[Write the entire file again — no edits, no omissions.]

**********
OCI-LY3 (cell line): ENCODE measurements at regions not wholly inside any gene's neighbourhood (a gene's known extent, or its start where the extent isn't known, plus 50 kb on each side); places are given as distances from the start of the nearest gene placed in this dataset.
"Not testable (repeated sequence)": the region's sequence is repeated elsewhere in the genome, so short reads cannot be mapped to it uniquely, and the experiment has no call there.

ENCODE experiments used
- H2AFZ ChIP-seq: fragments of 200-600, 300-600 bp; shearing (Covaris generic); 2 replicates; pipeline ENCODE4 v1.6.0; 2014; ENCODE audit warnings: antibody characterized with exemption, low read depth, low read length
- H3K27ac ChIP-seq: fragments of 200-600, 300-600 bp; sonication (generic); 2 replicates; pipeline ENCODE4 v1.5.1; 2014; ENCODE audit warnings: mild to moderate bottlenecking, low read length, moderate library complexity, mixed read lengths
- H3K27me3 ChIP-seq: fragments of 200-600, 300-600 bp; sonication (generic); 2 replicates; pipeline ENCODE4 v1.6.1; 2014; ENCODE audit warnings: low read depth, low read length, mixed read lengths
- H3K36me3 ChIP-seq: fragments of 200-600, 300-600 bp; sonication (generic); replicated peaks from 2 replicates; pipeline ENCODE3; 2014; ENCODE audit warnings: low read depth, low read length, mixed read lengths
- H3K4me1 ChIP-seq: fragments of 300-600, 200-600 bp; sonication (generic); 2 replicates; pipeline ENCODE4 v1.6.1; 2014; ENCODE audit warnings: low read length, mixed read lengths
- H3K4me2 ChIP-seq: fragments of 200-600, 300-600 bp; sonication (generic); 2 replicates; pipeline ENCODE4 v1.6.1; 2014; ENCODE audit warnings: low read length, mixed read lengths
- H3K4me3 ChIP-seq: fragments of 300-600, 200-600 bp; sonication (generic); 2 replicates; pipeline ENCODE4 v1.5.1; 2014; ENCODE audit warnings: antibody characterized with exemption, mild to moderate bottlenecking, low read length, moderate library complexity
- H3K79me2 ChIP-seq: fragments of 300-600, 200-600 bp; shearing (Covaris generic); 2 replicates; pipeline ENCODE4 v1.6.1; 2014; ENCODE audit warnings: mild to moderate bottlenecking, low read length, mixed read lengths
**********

OCI-LY3 (cell line): ENCODE measurements at regions not wholly inside any gene's neighbourhood (a gene's known extent, or its start where the extent isn't known, plus 50 kb on each side); places are given as distances from the start of the nearest gene placed in this dataset.
"Not testable (repeated sequence)": the region's sequence is repeated elsewhere in the genome, so short reads cannot be mapped to it uniquely, and the experiment has no call there.

ENCODE experiments used
- H2AFZ ChIP-seq: fragments of 200-600, 300-600 bp; shearing (Covaris generic); 2 replicates; pipeline ENCODE4 v1.6.0; 2014; ENCODE audit warnings: antibody characterized with exemption, low read depth, low read length
- H3K27ac ChIP-seq: fragments of 200-600, 300-600 bp; sonication (generic); 2 replicates; pipeline ENCODE4 v1.5.1; 2014; ENCODE audit warnings: mild to moderate bottlenecking, low read length, moderate library complexity, mixed read lengths
- H3K27me3 ChIP-seq: fragments of 200-600, 300-600 bp; sonication (generic); 2 replicates; pipeline ENCODE4 v1.6.1; 2014; ENCODE audit warnings: low read depth, low read length, mixed read lengths
- H3K36me3 ChIP-seq: fragments of 200-600, 300-600 bp; sonication (generic); replicated peaks from 2 replicates; pipeline ENCODE3; 2014; ENCODE audit warnings: low read depth, low read length, mixed read lengths
- H3K4me1 ChIP-seq: fragments of 300-600, 200-600 bp; sonication (generic); 2 replicates; pipeline ENCODE4 v1.6.1; 2014; ENCODE audit warnings: low read length, mixed read lengths
- H3K4me2 ChIP-seq: fragments of 200-600, 300-600 bp; sonication (generic); 2 replicates; pipeline ENCODE4 v1.6.1; 2014; ENCODE audit warnings: low read length, mixed read lengths
- H3K4me3 ChIP-seq: fragments of 300-600, 200-600 bp; sonication (generic); 2 replicates; pipeline ENCODE4 v1.5.1; 2014; ENCODE audit warnings: antibody characterized with exemption, mild to moderate bottlenecking, low read length, moderate library complexity
- H3K79me2 ChIP-seq: fragments of 300-600, 200-600 bp; shearing (Covaris generic); 2 replicates; pipeline ENCODE4 v1.6.1; 2014; ENCODE audit warnings: mild to moderate bottlenecking, low read length, mixed read lengths